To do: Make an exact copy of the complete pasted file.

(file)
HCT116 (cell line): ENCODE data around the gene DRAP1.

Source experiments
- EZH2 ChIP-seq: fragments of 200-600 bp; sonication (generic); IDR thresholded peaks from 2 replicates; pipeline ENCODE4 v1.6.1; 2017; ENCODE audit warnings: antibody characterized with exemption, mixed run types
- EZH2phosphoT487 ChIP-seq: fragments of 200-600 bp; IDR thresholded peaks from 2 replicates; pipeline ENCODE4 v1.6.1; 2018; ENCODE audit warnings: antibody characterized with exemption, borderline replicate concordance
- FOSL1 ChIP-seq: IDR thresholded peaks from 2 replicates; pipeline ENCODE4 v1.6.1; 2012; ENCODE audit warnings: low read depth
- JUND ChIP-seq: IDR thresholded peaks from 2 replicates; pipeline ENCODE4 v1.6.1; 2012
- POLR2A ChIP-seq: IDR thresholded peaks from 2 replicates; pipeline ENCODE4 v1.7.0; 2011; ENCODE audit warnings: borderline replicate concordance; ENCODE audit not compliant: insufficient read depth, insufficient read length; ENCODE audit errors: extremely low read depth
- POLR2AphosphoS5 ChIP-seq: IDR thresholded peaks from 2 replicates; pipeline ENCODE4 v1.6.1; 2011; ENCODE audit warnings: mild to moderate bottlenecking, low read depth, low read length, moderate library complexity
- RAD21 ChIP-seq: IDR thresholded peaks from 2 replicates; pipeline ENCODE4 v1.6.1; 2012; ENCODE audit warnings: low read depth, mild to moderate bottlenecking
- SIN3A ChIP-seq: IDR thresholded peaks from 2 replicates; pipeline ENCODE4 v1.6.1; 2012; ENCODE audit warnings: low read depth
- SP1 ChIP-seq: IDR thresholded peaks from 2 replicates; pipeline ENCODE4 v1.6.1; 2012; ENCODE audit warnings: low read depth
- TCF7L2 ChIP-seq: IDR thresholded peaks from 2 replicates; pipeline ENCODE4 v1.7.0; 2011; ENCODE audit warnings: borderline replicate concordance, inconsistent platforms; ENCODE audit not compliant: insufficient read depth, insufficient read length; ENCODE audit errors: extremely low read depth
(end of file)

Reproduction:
HCT116 (cell line): ENCODE data around the gene DRAP1.

Source experiments
- EZH2 ChIP-seq: fragments of 200-600 bp; sonication (generic); IDR thresholded peaks from 2 replicates; pipeline ENCODE4 v1.6.1; 2017; ENCODE audit warnings: antibody characterized with exemption, mixed run types
- EZH2phosphoT487 ChIP-seq: fragments of 200-600 bp; IDR thresholded peaks from 2 replicates; pipeline ENCODE4 v1.6.1; 2018; ENCODE audit warnings: antibody characterized with exemption, borderline replicate concordance
- FOSL1 ChIP-seq: IDR thresholded peaks from 2 replicates; pipeline ENCODE4 v1.6.1; 2012; ENCODE audit warnings: low read depth
- JUND ChIP-seq: IDR thresholded peaks from 2 replicates; pipeline ENCODE4 v1.6.1; 2012
- POLR2A ChIP-seq: IDR thresholded peaks from 2 replicates; pipeline ENCODE4 v1.7.0; 2011; ENCODE audit warnings: borderline replicate concordance; ENCODE audit not compliant: insufficient read depth, insufficient read length; ENCODE audit errors: extremely low read depth
- POLR2AphosphoS5 ChIP-seq: IDR thresholded peaks from 2 replicates; pipeline ENCODE4 v1.6.1; 2011; ENCODE audit warnings: mild to moderate bottlenecking, low read depth, low read length, moderate library complexity
- RAD21 ChIP-seq: IDR thresholded peaks from 2 replicates; pipeline ENCODE4 v1.6.1; 2012; ENCODE audit warnings: low read depth, mild to moderate bottlenecking
- SIN3A ChIP-seq: IDR thresholded peaks from 2 replicates; pipeline ENCODE4 v1.6.1; 2012; ENCODE audit warnings: low read depth
- SP1 ChIP-seq: IDR thresholded peaks from 2 replicates; pipeline ENCODE4 v1.6.1; 2012; ENCODE audit warnings: low read depth
- TCF7L2 ChIP-seq: IDR thresholded peaks from 2 replicates; pipeline ENCODE4 v1.7.0; 2011; ENCODE audit warnings: borderline replicate concordance, inconsistent platforms; ENCODE audit not compliant: insufficient read depth, insufficient read length; ENCODE audit errors: extremely low read depth